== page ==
Somehow, I made it to 16. And then 26. But my anxieties haven’t really lessened. I know my neuroses, while irritating and inconvenient, are not as life altering as hypochondria. This is just what goes on in my states of medical anxiety, whatever you want to call them. I have lost a lot of sleep, exasperated a lot of doctors, even endangered relationships. People get sick of it pretty fast. For example, I don’t drive because as soon as I find myself in the middle of an intersection or something, I can convince myself that I am going to pass out. So much so that I will. I laugh it off when I tell people why I don’t want to drive because it’s not really okay with anyone to readily admit that I’ve accepted this thing and just work around it. Because conquer your fears! Picture of a man standing heroically on a mountain top.

Of course I know I’m being ridiculous, illogical. But in the moment, none of that really helps.  Nor do the warnings on birth control pills and tampons. Now that I’ve passed the cutoff for child chronic illness, it’s definitely going to be blood clots or TSS that get me (see: Killer Ninja Tampons of Death). Also of no help: the internet! They  have a name for those who incessantly search their symptoms on WebMD and find the worst possible prognosis: cyberchondria. Hello, old friend. Turns out women are checking Google to find out “they have cancer or are pregnant, or are pregnant with cancer” twice as often as men (Dr. Google Thinks…)…an area I am not unfamiliar with. Because if it doesn’t look like the object of a Petrarchan love sonnet down there, everything imaginable is wrong. And because on TV, we have gorgeous girls who have sex freely but never would they ever have something ewwwww like an STI (see: that episode of Gossip Girl where Serena is photographed going into a sexual health clinic. Rumours abound. Everyone is throwing up every time they see her until she finds a way to clear her name). Because STIs are presented as the Worst Possible Thing That Could Ever Happen to You (especially if you are a woman). Which is a big part of the reason, I think, that cyberchondriacs, who convince themselves of the worst possible prognoses, could become so certain they have all the STIs and that their lives are ruined. It can take a real toll on relationships.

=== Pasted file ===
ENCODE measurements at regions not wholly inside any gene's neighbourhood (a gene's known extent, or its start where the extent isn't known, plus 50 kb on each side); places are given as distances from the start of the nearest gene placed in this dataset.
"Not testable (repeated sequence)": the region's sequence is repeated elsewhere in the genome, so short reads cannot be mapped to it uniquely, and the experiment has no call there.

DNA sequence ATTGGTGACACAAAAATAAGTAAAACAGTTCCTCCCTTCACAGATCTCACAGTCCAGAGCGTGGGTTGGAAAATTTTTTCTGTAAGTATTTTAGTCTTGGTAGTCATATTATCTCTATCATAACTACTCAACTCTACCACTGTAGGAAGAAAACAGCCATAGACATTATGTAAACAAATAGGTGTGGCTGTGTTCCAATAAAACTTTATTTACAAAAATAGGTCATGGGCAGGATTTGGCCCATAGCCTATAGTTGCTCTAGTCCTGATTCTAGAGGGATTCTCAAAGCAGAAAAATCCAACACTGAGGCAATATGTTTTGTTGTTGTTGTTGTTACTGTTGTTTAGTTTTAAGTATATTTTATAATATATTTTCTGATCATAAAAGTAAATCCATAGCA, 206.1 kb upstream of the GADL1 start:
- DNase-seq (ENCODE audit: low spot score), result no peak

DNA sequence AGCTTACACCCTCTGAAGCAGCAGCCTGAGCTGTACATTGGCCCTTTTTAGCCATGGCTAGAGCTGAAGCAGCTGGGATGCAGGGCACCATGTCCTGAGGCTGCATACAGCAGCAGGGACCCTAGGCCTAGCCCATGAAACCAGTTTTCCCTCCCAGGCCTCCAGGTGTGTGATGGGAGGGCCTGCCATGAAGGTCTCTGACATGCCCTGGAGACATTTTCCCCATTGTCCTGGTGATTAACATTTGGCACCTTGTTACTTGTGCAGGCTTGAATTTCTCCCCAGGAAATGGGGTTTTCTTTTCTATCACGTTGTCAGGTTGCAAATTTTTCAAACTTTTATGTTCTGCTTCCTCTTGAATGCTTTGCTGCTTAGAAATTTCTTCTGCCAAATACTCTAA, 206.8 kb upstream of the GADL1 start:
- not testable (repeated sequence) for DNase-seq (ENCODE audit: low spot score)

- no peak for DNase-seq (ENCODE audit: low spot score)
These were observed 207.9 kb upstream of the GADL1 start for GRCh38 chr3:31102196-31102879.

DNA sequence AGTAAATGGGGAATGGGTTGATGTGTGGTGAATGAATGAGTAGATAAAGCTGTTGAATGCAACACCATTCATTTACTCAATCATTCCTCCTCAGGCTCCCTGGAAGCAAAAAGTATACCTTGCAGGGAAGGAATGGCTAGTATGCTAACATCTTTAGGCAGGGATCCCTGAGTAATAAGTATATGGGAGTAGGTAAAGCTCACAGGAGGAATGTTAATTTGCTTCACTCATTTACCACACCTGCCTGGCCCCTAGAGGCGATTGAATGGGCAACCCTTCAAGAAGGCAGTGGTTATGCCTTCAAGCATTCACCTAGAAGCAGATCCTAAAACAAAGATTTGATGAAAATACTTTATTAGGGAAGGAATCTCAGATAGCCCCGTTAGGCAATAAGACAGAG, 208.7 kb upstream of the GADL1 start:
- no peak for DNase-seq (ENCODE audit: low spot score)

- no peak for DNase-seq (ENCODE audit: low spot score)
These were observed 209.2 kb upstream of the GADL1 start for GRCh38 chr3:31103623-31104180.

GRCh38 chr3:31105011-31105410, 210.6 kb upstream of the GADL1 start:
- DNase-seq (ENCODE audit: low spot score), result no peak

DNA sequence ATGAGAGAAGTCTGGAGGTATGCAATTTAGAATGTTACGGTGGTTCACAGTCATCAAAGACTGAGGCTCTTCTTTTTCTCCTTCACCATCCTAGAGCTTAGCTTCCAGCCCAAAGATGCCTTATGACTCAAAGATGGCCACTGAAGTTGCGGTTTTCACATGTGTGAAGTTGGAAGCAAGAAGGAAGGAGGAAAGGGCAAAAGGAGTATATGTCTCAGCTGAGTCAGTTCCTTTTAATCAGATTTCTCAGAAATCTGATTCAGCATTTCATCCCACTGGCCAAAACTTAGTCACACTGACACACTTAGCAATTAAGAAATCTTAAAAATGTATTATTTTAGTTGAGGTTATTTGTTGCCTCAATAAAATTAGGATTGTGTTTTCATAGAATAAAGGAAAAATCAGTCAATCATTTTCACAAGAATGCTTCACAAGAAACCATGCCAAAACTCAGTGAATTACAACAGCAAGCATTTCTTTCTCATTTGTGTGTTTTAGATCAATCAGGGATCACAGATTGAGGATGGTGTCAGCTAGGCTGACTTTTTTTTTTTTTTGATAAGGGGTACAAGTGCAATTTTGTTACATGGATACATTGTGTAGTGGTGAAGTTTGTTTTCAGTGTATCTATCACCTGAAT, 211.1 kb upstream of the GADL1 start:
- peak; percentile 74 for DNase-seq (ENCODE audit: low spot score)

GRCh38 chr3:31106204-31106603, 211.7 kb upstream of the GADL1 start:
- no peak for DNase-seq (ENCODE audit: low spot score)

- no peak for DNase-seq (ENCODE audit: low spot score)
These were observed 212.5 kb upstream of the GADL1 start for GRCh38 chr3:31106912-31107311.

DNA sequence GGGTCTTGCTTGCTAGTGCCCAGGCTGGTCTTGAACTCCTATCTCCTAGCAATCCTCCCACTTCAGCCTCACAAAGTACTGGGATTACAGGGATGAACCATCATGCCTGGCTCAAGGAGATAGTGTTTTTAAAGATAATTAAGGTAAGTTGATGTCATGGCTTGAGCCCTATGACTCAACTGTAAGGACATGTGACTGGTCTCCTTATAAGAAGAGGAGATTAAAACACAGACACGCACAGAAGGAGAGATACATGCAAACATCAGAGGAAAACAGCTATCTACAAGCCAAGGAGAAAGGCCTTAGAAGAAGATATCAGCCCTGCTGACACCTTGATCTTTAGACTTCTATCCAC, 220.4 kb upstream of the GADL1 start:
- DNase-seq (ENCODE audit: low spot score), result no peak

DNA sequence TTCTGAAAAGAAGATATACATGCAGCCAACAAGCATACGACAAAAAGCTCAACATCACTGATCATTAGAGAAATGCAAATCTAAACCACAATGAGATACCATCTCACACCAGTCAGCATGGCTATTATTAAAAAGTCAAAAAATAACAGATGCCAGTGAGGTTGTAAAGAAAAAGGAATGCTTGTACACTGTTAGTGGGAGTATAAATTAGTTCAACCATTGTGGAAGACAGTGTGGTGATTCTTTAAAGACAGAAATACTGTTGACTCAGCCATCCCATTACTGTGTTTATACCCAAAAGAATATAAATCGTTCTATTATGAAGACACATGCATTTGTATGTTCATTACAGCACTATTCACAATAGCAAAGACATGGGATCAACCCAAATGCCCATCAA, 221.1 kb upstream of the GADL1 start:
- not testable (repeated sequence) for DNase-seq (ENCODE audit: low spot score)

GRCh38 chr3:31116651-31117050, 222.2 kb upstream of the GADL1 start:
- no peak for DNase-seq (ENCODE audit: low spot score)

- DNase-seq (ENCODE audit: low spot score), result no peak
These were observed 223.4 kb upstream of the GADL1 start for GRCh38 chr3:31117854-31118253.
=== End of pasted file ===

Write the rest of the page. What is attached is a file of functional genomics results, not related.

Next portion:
Obviously, though, it’s not true that all women are more likely to have health anxieties than men. Take for instance:

The call wound down and I asked the lady if there were any other warning signs I should look out for. She said that some people about to experience a heart attack have a sense of dread and impending doom.“But I have that all the time”, I said.